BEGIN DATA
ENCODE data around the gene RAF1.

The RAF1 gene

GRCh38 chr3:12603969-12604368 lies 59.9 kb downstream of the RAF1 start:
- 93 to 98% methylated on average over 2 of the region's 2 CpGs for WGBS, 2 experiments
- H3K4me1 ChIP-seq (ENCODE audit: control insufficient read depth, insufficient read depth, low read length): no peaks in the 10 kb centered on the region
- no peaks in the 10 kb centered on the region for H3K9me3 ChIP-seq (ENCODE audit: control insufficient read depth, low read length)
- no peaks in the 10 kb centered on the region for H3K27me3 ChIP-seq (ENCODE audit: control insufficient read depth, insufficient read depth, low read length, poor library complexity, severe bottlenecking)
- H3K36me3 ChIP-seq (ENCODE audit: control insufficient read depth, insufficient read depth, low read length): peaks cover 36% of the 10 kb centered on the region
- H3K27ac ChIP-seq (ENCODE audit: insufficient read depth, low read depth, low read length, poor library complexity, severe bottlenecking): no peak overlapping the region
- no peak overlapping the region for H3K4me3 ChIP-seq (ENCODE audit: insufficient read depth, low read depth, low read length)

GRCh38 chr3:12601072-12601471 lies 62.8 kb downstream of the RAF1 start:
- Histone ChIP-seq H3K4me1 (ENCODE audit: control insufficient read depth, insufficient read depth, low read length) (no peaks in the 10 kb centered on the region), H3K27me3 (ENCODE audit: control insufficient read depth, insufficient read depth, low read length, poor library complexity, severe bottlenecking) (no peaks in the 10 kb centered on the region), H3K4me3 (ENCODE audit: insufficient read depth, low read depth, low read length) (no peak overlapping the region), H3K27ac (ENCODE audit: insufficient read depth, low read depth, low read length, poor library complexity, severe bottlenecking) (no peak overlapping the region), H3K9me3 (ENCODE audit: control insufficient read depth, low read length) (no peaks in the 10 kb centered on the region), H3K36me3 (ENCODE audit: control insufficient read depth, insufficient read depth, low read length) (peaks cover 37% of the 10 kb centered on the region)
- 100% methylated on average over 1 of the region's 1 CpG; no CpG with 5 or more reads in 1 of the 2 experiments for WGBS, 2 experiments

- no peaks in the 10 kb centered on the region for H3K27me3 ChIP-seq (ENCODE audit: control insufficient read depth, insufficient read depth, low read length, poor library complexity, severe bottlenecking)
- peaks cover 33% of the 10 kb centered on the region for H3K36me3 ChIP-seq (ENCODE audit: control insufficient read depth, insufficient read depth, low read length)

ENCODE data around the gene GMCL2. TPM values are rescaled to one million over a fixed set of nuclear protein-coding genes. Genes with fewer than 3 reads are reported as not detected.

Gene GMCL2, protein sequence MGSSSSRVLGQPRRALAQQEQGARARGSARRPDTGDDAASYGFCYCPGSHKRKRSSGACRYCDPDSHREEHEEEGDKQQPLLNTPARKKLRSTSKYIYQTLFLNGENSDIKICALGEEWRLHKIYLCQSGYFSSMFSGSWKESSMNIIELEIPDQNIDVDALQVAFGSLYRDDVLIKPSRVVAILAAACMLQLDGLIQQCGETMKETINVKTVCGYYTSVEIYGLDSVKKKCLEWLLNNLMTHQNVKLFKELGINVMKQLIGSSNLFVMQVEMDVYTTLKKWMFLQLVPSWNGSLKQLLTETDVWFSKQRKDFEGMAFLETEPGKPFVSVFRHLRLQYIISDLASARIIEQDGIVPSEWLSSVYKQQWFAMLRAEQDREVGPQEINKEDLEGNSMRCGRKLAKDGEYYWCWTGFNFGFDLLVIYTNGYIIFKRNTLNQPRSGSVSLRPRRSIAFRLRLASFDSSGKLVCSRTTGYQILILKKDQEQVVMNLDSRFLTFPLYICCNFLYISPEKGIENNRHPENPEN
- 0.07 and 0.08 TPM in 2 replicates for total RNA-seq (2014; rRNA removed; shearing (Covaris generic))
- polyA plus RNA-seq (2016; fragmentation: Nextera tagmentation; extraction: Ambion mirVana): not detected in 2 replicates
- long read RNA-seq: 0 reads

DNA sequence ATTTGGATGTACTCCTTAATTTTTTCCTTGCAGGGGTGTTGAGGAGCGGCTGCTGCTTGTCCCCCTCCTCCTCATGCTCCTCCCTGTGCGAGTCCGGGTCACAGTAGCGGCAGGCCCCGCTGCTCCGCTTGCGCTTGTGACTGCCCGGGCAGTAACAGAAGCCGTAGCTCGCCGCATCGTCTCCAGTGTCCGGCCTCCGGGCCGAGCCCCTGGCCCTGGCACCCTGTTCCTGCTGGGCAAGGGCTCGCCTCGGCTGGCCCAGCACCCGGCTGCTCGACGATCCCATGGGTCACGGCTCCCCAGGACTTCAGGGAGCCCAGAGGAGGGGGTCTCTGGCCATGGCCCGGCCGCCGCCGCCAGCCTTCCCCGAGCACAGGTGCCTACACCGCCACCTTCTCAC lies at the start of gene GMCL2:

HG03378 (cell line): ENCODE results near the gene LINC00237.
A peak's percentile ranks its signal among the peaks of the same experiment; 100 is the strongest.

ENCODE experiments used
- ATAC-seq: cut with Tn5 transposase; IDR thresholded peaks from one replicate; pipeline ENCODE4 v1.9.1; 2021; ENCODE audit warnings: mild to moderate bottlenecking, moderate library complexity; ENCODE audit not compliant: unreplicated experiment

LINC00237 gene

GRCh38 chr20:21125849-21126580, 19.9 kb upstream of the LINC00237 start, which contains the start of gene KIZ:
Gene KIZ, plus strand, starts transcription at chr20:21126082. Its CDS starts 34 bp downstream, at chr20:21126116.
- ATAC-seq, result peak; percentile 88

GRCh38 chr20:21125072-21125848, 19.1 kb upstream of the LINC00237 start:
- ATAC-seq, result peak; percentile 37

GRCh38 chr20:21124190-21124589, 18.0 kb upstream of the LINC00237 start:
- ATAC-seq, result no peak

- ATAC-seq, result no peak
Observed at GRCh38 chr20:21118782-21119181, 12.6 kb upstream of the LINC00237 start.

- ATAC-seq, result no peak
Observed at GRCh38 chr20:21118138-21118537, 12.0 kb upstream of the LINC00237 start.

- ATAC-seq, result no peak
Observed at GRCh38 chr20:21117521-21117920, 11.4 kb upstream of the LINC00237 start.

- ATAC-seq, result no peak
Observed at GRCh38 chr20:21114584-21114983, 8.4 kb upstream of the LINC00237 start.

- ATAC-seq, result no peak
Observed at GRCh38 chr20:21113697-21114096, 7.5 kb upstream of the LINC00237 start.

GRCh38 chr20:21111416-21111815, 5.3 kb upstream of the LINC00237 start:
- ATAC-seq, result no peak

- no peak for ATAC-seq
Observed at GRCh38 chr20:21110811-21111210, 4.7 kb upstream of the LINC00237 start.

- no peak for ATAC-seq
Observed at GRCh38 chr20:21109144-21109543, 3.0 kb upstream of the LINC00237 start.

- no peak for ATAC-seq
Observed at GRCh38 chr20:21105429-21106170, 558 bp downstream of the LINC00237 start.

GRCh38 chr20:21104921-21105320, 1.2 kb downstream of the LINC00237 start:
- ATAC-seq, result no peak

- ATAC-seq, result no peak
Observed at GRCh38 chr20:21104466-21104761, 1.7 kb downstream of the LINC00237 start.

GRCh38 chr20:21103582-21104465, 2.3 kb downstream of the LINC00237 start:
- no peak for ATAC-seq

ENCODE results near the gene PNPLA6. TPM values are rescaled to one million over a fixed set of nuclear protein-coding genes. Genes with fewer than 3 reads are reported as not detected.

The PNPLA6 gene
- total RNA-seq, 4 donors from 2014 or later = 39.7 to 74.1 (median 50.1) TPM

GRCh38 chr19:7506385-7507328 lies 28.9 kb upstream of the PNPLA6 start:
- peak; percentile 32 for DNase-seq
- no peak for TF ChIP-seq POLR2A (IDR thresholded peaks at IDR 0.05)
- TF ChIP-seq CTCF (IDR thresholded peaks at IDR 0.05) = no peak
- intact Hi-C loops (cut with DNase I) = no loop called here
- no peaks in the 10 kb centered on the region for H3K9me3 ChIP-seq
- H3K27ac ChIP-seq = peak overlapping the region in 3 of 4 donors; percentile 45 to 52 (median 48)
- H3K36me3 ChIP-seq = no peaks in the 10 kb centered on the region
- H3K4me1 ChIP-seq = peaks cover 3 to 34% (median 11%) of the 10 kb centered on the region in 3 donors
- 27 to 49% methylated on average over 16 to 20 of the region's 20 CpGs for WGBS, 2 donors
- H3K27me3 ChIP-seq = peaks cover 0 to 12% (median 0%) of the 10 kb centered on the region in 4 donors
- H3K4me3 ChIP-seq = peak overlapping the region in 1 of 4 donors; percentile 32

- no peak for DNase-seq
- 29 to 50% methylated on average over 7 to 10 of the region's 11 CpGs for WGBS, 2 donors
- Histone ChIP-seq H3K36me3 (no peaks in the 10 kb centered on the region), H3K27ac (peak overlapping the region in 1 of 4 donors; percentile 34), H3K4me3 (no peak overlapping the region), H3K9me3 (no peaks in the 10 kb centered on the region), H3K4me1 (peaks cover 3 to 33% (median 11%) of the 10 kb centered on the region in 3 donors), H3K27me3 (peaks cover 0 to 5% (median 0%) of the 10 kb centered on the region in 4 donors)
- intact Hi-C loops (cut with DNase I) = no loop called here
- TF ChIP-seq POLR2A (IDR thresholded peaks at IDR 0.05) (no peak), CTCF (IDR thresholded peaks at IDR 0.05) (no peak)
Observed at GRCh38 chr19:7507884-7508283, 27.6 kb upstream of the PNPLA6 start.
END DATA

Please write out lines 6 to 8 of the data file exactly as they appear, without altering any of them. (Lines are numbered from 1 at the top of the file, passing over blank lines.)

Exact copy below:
- no peaks in the 10 kb centered on the region for H3K9me3 ChIP-seq (ENCODE audit: control insufficient read depth, low read length)
- no peaks in the 10 kb centered on the region for H3K27me3 ChIP-seq (ENCODE audit: control insufficient read depth, insufficient read depth, low read length, poor library complexity, severe bottlenecking)
- H3K36me3 ChIP-seq (ENCODE audit: control insufficient read depth, insufficient read depth, low read length): peaks cover 36% of the 10 kb centered on the region